Occasionally you hear an album that hits you right away. The music is stirring, the phrasing perfect and the sentiment of the work is transparently clear. It sounds good and feels even better. For me, Eric McCarl's solo piano opus, 'Seeking the Light', is such an album. No matter where I listened to the album, in my car going down the highway at 70 miles an hour, writing at the computer or just in my living room, I felt as though I was miles away from the buzzing intrusion of life around me.
Eric McCarl started his career at the tender age of eight years old. When we were burying G. I. Joes in the dirt or changing Barbie's outfits or both, Eric was composing piano music. He did not stop there. If a musical instrument could be blown into, plucked, or banged on - he mastered it. Although he graduated from Penn State with a degree in Computer Science, it did not take him long to realize that the world of making music was calling to him. He gravitated to the New World cultural center of the universe, Boston Massachusetts, and the prestigious Berklee College of Music. After establishing himself in the computer world and providing for his new family, he embarked on his musical career. Then, musical sponge that he is, he moved to the west coast and devoted himself to his craft, collaborating with the likes of singer-songwriter Charlie Sexton and Earth Songs composer Rob Harris. Seeking the Light is his first try.
A song called 'mind of a child' stands out as one of the best tracks on the album. It is a brooding, pensive piece that allows you to be far away in your mind. When you hear it, you will understand.
In the tracks 'amanda paige', 'hello aja', and 'r' McCarl wears his heart on his sleeve and let there be no doubt that his first love is family. For him, family is his foundation. His song 'little star' starts and ends with musical nursery rhymes with a delightful ditty in the middle that brings back the childhood from anyone's memory. I can just imagine Amanda and Erin sitting on the piano bench and saying, "Play it again, Daddy."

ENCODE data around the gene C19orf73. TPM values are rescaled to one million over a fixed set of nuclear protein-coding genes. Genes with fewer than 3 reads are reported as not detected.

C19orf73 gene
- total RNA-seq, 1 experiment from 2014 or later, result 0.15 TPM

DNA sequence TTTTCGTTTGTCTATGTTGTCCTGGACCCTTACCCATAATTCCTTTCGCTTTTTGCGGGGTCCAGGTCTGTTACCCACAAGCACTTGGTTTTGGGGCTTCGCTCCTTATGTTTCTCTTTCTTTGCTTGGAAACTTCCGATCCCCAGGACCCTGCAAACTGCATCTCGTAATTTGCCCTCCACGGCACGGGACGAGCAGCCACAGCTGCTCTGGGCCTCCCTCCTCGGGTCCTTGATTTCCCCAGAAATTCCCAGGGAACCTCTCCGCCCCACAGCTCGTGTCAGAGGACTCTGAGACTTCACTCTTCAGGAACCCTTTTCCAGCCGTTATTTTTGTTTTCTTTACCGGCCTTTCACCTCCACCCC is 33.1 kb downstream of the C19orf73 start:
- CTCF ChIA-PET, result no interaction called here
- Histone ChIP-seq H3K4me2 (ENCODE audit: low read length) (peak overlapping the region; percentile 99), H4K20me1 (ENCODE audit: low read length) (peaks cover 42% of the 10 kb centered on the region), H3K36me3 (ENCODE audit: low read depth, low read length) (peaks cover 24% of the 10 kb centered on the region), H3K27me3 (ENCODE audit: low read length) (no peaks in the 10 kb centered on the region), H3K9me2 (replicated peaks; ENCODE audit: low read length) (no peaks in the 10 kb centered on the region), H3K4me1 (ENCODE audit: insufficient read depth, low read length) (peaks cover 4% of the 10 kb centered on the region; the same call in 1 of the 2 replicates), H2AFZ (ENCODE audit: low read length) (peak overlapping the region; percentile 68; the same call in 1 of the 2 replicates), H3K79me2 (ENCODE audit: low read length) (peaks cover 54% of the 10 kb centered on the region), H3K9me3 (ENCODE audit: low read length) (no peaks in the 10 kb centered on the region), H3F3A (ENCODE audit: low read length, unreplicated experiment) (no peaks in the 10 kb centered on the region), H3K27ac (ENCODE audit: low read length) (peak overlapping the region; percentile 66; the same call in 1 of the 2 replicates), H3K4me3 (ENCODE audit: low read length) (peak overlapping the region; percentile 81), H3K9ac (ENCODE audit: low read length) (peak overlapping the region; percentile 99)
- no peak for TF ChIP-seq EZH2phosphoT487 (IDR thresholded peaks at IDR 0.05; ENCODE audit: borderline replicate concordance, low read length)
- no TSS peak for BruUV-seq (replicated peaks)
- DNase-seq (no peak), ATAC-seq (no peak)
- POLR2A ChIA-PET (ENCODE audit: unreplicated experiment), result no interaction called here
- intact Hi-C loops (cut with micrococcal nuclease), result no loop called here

My favorite cut on the album is called 'to be a man'. The music does exactly what McCarl intended. It clandestinely makes you look inside yourself and wonder who you are and where you are going. I hit repeat a number times when the disc was in the changer.
It seems to me that McCarl plays not because he has to or even wants to, but because he has the fire in the belly that compels him. His passion is emotionally driven and it translates into music that soothes like salve on a fire-licked burn as well as satisfies like a hearty meal to the hungry. This is contemplative artwork. As you listen to 'Seeking the Light', you will see mind pictures. Your heart rate will slow down and it will become lighter.
'Seeking the Light' is on McCarl's own record label, Weaving Libra Records, and is part of the Trilogy of Light. I just hope I can hold my breath long enough for parts two and three.
reviewed by RJ Lannan of The New Age Reporter on 2/12/2004